(1) Franz Schubert composed Gretchen am Spinnrade (Gretchen at the Spinning Wheel) in 1814, when he was only seventeen years old. The song is sung by a soprano, and the only accompaniment to the voice is a piano playing a constant rhythmic pattern (“OnMusic”).
(2) Schubert was one of the most prominent composers in the Romantic era. He was the first composer to live off only the money he got from composing. He wrote many compositions during his short lifetime, especially art songs (“OnMusic”).
(3) In the Romantic era the compositions were very expressive and inventive. The Romantic composers experimented with already existing forms, and dramatic expressiveness. This grew out of the improvement of instruments and the newly invented genres (Britannica). The limits in music composing were pushed with great contrast in the music. There were tempo changes in the music, difference in dynamics that ranged from pppp to ffff, either gradual or sudden, for a great emotional effect. Chromatic harmony was a popular, new way of making dissonance and unstable chords, prolonging the resolution of dissonance, using tones from the chromatic scale to create tension and unpredictability in the music (“OnMusic”). Other traits of the Romantic style of music were individualism and self-expression. Therefore it is possible to hear who the composer of the piece is (An Appreciation 257, 259). Compositions could be either absolute, which meant that the music was not based on a story or a text, or it could be program, which meant that the music was based on a story or a text. During the Romantic era, the composers mostly preferred program music. Nationalism and exoticism in the music was also common. The composers used dances and rhythms that were common in their country and in that way expressed their inheritance. They also borrowed traits from other countries (258). Expressive tone color was important to invoke the mood in the composition and the tone color was mixed and blended for an intense sound (258-259). Subjects the music was based on were intimacy, melancholy, love, unhappy love, or love with obstacles, and also longing. The composers were inspired by nature, legends, and the supranational, poems and stories (An Appreciation 257, 263).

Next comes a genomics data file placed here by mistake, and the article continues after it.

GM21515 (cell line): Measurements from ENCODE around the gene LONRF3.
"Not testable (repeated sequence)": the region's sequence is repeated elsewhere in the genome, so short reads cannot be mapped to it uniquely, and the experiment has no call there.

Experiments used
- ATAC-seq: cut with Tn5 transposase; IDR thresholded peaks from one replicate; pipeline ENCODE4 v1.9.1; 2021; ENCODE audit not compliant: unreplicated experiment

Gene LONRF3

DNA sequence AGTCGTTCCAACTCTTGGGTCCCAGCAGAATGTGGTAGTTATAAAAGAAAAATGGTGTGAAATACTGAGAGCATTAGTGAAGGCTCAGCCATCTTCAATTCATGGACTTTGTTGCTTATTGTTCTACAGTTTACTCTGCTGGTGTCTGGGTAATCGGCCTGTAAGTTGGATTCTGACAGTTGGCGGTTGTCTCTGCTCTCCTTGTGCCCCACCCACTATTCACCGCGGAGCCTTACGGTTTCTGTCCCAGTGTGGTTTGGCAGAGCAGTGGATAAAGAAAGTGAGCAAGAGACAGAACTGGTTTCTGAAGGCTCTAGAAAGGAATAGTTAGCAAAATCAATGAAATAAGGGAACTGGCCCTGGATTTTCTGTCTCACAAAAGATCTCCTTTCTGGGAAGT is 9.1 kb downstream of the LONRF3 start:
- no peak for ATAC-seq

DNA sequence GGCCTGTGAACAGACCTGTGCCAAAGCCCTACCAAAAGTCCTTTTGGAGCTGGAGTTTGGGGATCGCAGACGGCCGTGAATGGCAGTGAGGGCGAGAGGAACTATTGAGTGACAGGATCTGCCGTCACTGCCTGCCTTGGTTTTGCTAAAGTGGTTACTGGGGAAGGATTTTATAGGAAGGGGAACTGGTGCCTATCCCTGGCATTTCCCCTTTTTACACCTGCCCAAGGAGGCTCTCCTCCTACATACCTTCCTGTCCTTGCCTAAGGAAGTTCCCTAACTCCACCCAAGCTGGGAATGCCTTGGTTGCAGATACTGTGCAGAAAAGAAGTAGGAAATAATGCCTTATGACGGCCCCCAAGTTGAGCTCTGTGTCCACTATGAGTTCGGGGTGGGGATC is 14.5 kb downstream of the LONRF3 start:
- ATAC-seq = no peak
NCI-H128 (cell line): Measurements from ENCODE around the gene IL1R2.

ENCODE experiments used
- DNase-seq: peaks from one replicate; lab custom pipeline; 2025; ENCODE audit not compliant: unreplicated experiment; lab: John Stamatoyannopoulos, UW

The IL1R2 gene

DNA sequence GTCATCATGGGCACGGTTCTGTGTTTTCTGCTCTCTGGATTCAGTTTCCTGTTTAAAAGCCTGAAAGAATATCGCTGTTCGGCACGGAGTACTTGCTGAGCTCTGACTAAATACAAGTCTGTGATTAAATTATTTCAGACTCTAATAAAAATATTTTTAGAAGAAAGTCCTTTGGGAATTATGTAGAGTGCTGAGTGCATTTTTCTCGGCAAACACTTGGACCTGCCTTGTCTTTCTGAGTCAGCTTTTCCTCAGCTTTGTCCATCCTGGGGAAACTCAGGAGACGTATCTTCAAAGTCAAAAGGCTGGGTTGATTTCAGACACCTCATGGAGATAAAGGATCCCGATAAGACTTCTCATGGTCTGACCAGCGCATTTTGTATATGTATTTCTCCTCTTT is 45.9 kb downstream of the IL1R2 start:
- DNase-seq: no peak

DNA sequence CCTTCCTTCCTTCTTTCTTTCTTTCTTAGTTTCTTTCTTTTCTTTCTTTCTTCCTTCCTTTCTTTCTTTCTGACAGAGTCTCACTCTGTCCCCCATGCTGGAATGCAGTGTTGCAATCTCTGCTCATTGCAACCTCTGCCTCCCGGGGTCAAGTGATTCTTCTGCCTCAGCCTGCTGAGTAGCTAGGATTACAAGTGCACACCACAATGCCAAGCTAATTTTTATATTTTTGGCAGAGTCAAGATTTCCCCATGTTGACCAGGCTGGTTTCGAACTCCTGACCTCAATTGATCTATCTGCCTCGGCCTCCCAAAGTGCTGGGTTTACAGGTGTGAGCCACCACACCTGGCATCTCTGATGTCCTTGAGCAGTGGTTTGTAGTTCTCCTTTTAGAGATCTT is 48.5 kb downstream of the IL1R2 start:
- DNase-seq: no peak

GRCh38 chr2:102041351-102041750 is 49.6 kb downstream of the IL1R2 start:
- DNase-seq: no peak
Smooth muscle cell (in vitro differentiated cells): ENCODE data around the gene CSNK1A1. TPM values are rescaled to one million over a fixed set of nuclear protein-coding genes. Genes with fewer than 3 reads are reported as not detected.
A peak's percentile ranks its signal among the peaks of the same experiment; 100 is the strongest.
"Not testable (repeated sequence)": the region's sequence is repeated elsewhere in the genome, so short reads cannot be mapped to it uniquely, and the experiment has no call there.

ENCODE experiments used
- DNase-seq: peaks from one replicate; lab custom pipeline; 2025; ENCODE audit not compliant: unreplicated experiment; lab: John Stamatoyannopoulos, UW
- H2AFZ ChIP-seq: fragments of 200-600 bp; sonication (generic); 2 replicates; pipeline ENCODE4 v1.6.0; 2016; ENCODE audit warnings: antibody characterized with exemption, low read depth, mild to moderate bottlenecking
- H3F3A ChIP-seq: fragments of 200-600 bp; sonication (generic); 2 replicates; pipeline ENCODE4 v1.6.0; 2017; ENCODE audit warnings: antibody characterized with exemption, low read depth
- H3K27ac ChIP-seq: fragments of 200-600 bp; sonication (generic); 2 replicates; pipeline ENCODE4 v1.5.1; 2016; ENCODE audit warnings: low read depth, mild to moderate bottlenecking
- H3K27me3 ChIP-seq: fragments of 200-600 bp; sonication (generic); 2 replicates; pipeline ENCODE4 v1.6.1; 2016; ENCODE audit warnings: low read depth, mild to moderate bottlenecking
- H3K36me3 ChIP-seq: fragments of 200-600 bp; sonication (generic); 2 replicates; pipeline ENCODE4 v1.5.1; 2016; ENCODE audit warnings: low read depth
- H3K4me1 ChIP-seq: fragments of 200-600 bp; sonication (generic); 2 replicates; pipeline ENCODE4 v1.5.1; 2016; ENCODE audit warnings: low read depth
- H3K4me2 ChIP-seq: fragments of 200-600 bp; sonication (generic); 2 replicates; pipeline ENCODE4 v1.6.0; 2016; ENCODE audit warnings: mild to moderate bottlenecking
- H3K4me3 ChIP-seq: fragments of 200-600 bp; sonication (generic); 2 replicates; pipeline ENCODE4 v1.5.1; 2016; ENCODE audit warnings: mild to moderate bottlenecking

(4) Some of the characteristics from the Romantic era used in Gretchen am Spinnrade, are variety of tempo; the tempo speeds up and slows down throughout the entire song. The piece is programme music and the subject, based on Goethe’s play Faust, describes an unrequested love, a longing for a love that might be lost, a subject used by many other Romantic composers. The dynamics are mostly gradual throughout the song, except when the song returns to the chorus, then it is terraced.
During the Romantic era the piano was improved and it made it easier to play notes quicker, a great help in Gretchen am Spinnrade where sixteenth notes are played constantly throughout the piece. It is possible to hear which composer wrote...